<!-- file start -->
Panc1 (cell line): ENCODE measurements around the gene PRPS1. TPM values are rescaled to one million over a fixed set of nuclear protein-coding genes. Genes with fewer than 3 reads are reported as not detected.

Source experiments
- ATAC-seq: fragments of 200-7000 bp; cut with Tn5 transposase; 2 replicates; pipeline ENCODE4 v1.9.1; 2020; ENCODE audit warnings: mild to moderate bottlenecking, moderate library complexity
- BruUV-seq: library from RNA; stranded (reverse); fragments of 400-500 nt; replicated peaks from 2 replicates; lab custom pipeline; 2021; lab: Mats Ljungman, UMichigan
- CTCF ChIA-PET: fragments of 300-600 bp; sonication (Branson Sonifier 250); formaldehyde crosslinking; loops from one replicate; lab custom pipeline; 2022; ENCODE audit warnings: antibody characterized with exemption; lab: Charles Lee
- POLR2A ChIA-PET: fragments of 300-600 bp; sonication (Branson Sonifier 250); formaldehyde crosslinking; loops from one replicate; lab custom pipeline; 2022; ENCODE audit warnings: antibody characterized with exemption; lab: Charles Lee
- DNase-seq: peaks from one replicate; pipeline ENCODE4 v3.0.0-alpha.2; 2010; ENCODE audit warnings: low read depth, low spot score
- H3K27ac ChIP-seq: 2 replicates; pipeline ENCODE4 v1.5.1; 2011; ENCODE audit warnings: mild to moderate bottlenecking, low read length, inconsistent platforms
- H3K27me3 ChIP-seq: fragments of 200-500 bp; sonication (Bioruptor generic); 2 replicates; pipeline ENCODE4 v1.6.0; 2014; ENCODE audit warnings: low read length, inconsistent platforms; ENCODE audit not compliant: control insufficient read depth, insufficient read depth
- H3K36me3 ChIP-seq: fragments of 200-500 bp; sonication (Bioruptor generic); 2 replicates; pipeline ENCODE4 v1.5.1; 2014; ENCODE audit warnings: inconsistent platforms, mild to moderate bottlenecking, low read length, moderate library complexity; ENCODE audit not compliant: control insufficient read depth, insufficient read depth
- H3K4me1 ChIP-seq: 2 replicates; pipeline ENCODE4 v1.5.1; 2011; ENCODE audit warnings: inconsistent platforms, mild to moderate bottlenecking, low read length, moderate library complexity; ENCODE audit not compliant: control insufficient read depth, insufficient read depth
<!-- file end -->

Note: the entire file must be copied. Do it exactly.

Panc1 (cell line): ENCODE measurements around the gene PRPS1. TPM values are rescaled to one million over a fixed set of nuclear protein-coding genes. Genes with fewer than 3 reads are reported as not detected.

Source experiments
- ATAC-seq: fragments of 200-7000 bp; cut with Tn5 transposase; 2 replicates; pipeline ENCODE4 v1.9.1; 2020; ENCODE audit warnings: mild to moderate bottlenecking, moderate library complexity
- BruUV-seq: library from RNA; stranded (reverse); fragments of 400-500 nt; replicated peaks from 2 replicates; lab custom pipeline; 2021; lab: Mats Ljungman, UMichigan
- CTCF ChIA-PET: fragments of 300-600 bp; sonication (Branson Sonifier 250); formaldehyde crosslinking; loops from one replicate; lab custom pipeline; 2022; ENCODE audit warnings: antibody characterized with exemption; lab: Charles Lee
- POLR2A ChIA-PET: fragments of 300-600 bp; sonication (Branson Sonifier 250); formaldehyde crosslinking; loops from one replicate; lab custom pipeline; 2022; ENCODE audit warnings: antibody characterized with exemption; lab: Charles Lee
- DNase-seq: peaks from one replicate; pipeline ENCODE4 v3.0.0-alpha.2; 2010; ENCODE audit warnings: low read depth, low spot score
- H3K27ac ChIP-seq: 2 replicates; pipeline ENCODE4 v1.5.1; 2011; ENCODE audit warnings: mild to moderate bottlenecking, low read length, inconsistent platforms
- H3K27me3 ChIP-seq: fragments of 200-500 bp; sonication (Bioruptor generic); 2 replicates; pipeline ENCODE4 v1.6.0; 2014; ENCODE audit warnings: low read length, inconsistent platforms; ENCODE audit not compliant: control insufficient read depth, insufficient read depth
- H3K36me3 ChIP-seq: fragments of 200-500 bp; sonication (Bioruptor generic); 2 replicates; pipeline ENCODE4 v1.5.1; 2014; ENCODE audit warnings: inconsistent platforms, mild to moderate bottlenecking, low read length, moderate library complexity; ENCODE audit not compliant: control insufficient read depth, insufficient read depth
- H3K4me1 ChIP-seq: 2 replicates; pipeline ENCODE4 v1.5.1; 2011; ENCODE audit warnings: inconsistent platforms, mild to moderate bottlenecking, low read length, moderate library complexity; ENCODE audit not compliant: control insufficient read depth, insufficient read depth